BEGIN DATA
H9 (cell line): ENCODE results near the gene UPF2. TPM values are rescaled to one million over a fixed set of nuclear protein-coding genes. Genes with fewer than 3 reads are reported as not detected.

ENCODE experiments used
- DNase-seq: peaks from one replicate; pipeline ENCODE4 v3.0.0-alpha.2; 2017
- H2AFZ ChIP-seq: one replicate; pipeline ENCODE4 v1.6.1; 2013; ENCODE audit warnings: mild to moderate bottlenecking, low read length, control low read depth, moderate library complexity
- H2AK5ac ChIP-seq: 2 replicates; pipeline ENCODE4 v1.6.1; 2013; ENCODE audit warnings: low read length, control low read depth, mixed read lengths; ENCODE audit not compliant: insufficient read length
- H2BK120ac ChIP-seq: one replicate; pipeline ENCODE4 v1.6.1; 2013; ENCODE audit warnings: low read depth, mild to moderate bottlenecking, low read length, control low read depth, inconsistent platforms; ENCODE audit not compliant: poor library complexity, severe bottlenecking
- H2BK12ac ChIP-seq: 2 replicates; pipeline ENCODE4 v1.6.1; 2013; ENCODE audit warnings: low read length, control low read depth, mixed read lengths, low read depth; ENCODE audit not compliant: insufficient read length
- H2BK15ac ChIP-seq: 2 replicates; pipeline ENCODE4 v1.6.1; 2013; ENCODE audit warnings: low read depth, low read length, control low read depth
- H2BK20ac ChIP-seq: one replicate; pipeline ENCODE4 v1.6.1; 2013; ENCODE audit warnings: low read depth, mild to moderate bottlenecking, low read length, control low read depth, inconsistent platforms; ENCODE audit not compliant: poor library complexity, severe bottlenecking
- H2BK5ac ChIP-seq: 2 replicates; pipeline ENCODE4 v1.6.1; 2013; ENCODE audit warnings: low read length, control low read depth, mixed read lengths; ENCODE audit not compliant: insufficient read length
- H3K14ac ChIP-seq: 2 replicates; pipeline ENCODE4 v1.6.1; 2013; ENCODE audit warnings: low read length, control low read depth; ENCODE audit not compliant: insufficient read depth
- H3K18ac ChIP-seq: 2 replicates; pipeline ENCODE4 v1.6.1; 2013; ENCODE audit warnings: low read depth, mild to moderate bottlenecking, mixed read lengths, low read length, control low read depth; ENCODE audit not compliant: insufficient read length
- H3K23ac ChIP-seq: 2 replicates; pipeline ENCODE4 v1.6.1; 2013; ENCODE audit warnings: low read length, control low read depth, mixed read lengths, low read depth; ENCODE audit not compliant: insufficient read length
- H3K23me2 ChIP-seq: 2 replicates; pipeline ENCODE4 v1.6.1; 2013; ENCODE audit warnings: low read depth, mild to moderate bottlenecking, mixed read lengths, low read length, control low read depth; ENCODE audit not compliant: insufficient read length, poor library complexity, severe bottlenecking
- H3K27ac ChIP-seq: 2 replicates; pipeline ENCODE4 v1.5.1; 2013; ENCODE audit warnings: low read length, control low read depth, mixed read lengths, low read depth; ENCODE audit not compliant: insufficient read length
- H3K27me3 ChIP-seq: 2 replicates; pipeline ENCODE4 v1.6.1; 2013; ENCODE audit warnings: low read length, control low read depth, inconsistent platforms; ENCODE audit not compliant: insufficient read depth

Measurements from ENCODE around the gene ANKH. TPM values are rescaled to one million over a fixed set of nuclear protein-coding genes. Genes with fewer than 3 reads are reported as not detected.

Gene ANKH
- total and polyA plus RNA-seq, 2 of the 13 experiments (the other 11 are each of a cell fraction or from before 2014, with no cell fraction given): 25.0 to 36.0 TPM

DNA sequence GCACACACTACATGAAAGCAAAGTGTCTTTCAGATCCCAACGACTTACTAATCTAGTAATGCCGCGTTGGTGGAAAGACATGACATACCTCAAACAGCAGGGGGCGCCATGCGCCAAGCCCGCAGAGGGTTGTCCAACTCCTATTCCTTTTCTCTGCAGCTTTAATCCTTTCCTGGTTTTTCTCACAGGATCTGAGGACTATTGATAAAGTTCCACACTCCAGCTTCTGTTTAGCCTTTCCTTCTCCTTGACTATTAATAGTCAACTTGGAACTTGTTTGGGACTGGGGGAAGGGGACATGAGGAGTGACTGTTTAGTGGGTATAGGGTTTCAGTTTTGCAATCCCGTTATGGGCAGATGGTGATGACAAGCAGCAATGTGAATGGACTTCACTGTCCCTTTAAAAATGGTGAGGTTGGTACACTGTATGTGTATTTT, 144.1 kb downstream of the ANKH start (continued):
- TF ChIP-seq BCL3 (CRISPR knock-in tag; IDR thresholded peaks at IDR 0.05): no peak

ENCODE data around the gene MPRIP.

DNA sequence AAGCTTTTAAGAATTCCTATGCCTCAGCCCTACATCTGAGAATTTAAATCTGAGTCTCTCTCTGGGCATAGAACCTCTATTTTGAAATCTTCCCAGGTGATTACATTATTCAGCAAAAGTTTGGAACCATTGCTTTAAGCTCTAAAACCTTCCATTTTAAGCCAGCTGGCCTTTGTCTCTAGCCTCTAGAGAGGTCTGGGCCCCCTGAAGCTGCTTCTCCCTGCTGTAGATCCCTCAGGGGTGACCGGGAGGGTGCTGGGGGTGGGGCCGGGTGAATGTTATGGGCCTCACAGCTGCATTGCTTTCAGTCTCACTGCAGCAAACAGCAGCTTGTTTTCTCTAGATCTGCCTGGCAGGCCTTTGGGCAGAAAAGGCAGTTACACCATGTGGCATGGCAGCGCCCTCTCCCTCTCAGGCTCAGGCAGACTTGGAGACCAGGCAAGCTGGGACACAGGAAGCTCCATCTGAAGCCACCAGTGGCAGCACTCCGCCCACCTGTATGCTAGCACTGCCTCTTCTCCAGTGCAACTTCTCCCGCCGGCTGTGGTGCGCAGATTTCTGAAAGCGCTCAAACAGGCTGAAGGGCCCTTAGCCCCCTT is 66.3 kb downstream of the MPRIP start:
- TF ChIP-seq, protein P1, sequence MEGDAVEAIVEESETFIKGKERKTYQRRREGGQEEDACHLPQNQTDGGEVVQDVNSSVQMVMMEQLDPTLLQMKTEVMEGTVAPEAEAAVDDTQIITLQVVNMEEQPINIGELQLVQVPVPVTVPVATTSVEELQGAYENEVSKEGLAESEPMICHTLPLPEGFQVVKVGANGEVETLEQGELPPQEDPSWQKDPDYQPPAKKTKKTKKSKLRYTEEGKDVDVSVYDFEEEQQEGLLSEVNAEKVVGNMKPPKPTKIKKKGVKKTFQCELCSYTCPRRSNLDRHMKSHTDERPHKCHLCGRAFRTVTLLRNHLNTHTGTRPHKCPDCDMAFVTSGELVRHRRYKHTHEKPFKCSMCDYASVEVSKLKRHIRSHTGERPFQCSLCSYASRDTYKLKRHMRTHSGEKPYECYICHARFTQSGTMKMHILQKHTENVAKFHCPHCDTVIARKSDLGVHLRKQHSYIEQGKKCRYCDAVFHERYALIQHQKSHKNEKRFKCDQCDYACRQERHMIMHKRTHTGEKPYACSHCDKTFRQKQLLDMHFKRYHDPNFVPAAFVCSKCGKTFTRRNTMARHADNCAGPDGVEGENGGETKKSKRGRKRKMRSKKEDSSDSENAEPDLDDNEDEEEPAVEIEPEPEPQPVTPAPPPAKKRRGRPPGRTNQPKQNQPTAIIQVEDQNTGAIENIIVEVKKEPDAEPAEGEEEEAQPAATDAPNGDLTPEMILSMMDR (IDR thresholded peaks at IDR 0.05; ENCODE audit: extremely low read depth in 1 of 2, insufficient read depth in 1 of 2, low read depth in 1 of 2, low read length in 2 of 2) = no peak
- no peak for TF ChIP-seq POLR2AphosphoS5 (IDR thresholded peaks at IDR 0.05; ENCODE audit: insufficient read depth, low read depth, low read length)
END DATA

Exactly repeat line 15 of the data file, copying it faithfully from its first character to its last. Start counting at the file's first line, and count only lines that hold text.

- H3K27ac ChIP-seq: 2 replicates; pipeline ENCODE4 v1.5.1; 2013; ENCODE audit warnings: low read length, control low read depth, mixed read lengths, low read depth; ENCODE audit not compliant: insufficient read length